Sir Lleb has left the building
I learned today that Pedro Bell had died last Tuesday in Evergreen Park, Illinois, near Chicago, at the age of 69, and felt sad: about his death and about his treatment during the later parts of his life.
Pedro Bell designed all of the iconic Funkadelic album covers, and wrote almost all the album notes. In doing this he became responsible for much (if not most) of the P-Funk mythology. According to George Clinton:
What Pedro Bell had done was invert psychedelia through the ghetto. Like an urban Hieronymus Bosch, he cross-sected the sublime and the hideous to jarring effect. Insect pimps, distorted minxes, alien gladiators, sexual perversions. It was a thrill, it was disturbing. Like a florid virus, his markered mutations spilled around the inside and outside covers in sordid details that had to be breaking at least seven state laws.
More crucially, his stream-of-contagion text rewrote the whole game. He single-handedly defined the P-Funk collective as sci-fi superheroes fighting the ills of the heart, society, and the cosmos. Funk wasn’t just a music, it was a philosophy, a way of seeing and being, a way for the tired spirit to hold faith and dance yourself into another day. As much as Clinton’s lyrics, Pedro Bell’s crazoid words created the mythos of the band and bonded the audience together.
Half the experience of Funkadelic was the actual music vibrating out of those wax grooves. The other half was reading the covers with a magnifying glass while you listened. There was always more to scrutinize, analyze, and strain your eyes. Funkadelic covers were a hedonistic landscape where sex coursed like energy, politics underlay every pun, and madness was just a bigger overview.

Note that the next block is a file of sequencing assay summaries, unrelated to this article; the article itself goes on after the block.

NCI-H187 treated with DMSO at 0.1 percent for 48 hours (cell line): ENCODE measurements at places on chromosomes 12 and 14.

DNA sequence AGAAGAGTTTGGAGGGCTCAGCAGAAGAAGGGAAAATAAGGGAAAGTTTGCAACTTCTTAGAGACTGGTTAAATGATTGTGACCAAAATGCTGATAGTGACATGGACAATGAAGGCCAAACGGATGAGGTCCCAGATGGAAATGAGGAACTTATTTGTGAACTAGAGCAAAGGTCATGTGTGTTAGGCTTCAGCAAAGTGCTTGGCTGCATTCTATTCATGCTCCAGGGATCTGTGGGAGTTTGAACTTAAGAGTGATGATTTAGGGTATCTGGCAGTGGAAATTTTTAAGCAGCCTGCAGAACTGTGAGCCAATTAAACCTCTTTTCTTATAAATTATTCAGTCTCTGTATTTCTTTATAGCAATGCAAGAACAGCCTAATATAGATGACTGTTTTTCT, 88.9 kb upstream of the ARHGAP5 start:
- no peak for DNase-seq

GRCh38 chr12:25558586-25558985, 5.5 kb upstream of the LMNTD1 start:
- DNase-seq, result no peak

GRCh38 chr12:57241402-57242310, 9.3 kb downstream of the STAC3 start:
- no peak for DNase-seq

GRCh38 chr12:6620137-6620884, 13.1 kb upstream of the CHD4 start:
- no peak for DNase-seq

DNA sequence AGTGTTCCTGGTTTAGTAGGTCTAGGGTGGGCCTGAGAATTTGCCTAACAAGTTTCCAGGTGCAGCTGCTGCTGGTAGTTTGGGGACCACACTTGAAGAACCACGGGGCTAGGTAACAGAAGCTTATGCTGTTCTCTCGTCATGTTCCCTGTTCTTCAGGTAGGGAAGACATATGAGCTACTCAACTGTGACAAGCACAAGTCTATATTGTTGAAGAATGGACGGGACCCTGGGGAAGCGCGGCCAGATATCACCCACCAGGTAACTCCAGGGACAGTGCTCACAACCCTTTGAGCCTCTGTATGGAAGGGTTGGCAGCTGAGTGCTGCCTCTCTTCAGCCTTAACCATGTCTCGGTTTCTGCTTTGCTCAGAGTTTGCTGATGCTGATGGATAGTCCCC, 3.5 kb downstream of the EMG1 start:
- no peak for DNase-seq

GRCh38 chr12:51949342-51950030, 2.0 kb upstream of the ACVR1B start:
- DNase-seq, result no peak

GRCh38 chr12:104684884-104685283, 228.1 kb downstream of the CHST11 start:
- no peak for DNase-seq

Pedro called his work ‘scartoons’, because they were fun but they left a mark. He was facing the hard life in Chicago full-on everyday with all the craft and humor he could muster.
Pedro’s unschooled, undisciplined street art gave all the Suit execs fits, as when the cover for “Electric Spanking of War Babies” caused such a scandal that it had to be censored before release. It also opened the door for all the great NYC graffiti artists of the late 70’s, for the mainstream success of Keith Haring’s bold line cartoons, and James Rizzi’s marker covers and “Genius of Love” video animation for The Tom Tom Club.
Despite all this he ended his life broke and living in a one room apartment. Many other people did much better out of the mythology he created than he did.